The second type of provisions should provide for control mechanisms to remedy fears of illegitimate quasi-law-making. The framework for implementing acts (Article 291 (2) and (3) TFEU; Comitology Regulation 182/2011) provides for a limited control the by Member States through Comitology committees and by Parliament. One should establish comparable control mechanisms in the general framework for EU soft law as the situation is similar: soft law often interferes with the domestic implementation of EU law. Hence, the Commission should be obliged to consult with national representatives before adopting soft law. In case of urgency, ex-ante information and ex-post consultation within a strict deadline of two weeks may be provided. Concerning the European Parliament, under Article 11 Comitology Regulation 182/2011 it is only allowed to complain about a transgression of the implementing powers granted to the Commission in the basic act, which then requires the Commission to review its draft and inform Parliament accordingly. A comparable, though quite weak control mechanism over soft law would still represent a considerable step forward for Parliament compared to the current situation. Hence, the general framework act should provide for a consultation mechanism with Parliament as well, giving Parliament a right to formulate recommendations within four weeks, addressing the substance of the soft law instrument and relevant legal requirements, including the above-mentioned subsidiarity vis-à-vis executive rulemaking. In policy fields in which there hardly exists any EU legislation (but legislative competence), the framework might even grant a veto right to Parliament within a strict deadline. In urgent cases, the consultation process may take place in hindsight after the immediate information of Parliament.

  • Consultations with Stakeholders

Thirdly, for soft law that interferes with the implementation of EU law, a duty to consult with stakeholders which allows them to provide feedback before the adoption of soft law should be added, similar to what is foreseen in the Better Regulation Agenda with regard to delegated and implementing acts. In urgent measures, such opportunity must be available in hindsight.

  • Temporary, Transparent and Reasoned

Further provisions should foresee a limited duration of soft law, transparency rules, and a duty to give reasons. In case of urgency, soft law should automatically expire after six months, as provided for in the Comitology Regulation 182/2011 with regard to urgent implementing measures. Transparency should require open information about the procedures followed in the drafting stage and the consultations with Parliament, Member States, and stakeholders. The reasons given should address the abovementioned issue of priority to executive rulemaking, indicate a legal basis for EU action, and report about the situation and the general objectives to be achieved. In case of urgency measures, the standards for transparency and reasons giving can be mitigated. Article II-6 of the ReNEUAL Rules on Administrative Rule-Making is a useful inspiration as it provides for the procedural rules to be followed in case of executive rulemaking of general application, in particular expedited procedures.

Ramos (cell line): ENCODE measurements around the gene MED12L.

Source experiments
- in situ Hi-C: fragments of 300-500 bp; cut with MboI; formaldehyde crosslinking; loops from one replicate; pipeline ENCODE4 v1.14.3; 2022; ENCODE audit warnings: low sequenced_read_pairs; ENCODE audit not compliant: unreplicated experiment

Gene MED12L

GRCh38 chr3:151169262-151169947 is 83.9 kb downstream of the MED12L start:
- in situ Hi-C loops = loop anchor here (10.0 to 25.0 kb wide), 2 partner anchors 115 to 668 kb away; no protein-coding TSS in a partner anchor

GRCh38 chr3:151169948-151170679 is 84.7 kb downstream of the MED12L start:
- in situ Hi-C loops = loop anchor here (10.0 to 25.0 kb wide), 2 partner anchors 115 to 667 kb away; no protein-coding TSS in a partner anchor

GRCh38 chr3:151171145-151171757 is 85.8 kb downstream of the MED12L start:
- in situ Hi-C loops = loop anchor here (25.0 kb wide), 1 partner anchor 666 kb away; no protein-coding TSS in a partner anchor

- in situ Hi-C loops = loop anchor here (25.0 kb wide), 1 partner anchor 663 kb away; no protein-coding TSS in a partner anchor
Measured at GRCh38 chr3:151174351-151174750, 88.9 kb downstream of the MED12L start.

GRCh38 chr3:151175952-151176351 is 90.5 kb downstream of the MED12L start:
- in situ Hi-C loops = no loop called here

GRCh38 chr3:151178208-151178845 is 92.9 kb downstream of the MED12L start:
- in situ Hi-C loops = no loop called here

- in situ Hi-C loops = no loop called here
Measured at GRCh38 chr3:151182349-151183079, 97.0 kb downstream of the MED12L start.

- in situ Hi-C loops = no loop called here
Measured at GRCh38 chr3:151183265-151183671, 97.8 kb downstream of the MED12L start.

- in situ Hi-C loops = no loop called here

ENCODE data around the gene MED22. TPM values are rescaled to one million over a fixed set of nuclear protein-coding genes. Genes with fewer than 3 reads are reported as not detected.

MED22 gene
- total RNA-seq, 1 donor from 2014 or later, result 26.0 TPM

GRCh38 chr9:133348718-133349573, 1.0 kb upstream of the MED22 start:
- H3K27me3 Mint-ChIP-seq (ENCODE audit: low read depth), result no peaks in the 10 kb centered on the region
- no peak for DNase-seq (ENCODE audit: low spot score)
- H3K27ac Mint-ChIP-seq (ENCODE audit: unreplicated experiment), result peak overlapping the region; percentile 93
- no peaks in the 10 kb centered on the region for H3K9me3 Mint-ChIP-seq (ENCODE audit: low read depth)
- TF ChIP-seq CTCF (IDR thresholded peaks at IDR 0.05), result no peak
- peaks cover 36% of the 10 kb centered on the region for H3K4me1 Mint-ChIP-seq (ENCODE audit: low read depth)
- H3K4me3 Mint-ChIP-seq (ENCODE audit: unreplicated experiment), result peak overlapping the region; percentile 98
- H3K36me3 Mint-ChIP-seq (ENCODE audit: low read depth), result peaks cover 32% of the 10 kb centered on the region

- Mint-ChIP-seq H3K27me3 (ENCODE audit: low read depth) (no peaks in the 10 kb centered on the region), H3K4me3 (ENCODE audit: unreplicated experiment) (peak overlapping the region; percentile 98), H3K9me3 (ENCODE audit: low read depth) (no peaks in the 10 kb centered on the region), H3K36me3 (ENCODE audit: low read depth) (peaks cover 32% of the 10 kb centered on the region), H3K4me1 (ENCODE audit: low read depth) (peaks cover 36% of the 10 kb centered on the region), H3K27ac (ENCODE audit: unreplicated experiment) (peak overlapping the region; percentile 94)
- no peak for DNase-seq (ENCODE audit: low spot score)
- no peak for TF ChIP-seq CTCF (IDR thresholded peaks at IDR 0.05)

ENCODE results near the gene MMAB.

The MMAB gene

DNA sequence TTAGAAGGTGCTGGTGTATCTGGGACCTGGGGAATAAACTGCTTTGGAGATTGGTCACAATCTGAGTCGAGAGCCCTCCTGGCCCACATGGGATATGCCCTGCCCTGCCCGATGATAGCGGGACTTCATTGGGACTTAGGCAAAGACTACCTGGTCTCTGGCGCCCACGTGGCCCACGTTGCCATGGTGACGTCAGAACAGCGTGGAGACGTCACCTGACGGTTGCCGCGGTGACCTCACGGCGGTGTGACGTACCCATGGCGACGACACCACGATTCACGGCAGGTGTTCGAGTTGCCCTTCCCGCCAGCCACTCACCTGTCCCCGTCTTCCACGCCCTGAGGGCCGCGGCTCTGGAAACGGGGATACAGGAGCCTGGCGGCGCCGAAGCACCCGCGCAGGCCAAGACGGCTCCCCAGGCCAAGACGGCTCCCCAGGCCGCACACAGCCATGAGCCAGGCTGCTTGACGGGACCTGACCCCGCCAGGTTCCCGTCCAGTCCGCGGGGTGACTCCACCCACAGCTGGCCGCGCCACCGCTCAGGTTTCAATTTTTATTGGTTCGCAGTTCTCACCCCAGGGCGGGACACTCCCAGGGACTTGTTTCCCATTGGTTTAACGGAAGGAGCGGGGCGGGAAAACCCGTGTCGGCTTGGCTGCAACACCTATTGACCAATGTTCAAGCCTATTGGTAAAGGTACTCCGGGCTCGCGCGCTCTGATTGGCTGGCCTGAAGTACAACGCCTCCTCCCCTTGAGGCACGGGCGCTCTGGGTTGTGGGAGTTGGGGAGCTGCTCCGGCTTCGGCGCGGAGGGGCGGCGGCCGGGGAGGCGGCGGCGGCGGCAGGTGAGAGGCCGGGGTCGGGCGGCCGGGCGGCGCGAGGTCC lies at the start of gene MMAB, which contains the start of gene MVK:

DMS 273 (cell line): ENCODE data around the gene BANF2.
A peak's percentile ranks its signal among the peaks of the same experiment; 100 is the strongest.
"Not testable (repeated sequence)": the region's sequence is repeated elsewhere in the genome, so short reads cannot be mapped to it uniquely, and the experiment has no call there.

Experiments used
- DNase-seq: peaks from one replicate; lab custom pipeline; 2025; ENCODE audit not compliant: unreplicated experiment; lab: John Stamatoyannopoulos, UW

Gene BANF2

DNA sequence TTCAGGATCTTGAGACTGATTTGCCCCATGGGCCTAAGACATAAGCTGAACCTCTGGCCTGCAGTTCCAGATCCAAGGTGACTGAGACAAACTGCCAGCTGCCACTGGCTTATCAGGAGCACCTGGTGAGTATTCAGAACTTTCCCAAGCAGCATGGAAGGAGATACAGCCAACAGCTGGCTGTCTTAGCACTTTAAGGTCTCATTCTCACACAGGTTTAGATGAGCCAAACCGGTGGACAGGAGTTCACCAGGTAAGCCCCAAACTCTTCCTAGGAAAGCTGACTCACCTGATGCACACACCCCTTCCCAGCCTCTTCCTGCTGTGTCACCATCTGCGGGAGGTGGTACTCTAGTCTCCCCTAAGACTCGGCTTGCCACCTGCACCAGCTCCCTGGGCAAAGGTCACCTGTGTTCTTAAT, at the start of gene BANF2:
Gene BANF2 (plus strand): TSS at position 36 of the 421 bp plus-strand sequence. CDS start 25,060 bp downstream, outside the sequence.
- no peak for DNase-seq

• Domestic Legal Effect

Another challenge of EU soft law is its unclear legal effect before domestic bodies. The adoption of a general legislative framework allows for clarification of this issue by including a template guidance mechanism (unless otherwise provided) such as a duty of domestic administrations and courts ‘to comply or explain’. A related challenge is the lack of judicial review which was also lamented by the European Parliament. Due to its lack of legal bindingness, soft law is not accepted by the CJEU as a challengeable act. The approach of the CJEU, however, is more relaxed under the preliminary reference procedure since Article 267 TFEU confers jurisdiction to deliver a preliminary ruling on the validity and interpretation of all acts of the EU. The latter, however, is of little help in the soft law context as domestic courts are not under a legal obligation to apply, or even comply with soft law so it may be deemed not decisive for their application of EU rules. A clear statement in a general framework act on EU soft law regarding the normal legal effect of EU soft law for domestic institutions might contribute to this issue being reconsidered and might affect the CJEU´s approach which requires readjustments. Admittedly, the lack of individual standing in actions for annulment is not solved therewith.


Soft modes of EU governance are highly salient, in particular when it comes to domestic implementation of EU law. Whereas EU soft law offers many benefits for domestic implementation, their constitutional challenges for democratic legitimacy and rule of law have become manifest as well. The challenges of a proliferate usage of soft law for the legitimacy of EU governance and the rule of law in the EU should best be addressed by the EU legislator adopting a general legal framework for the adoption of EU soft law, whose core elements were proposed above. The pending project of enacting a regulation on EU administrative procedures would be a suitable opportunity to incorporate these proposals.

Posted by Wolfgang Weiß, Professor of Public, European and Public International Law at the German University of Administrative Sciences Speyer and Senior Fellow at the German Research Institute for Public Administration. For a more elaborate version of this blog post see my recent article in 2022 REALaw issue 1.

Suggested citation: W Weiß, “A Proposal for Solving EU Soft Law´s Challenges to Rule of Law and Democracy”, REALaw.blog available at https://realaw.blog/?p=1511.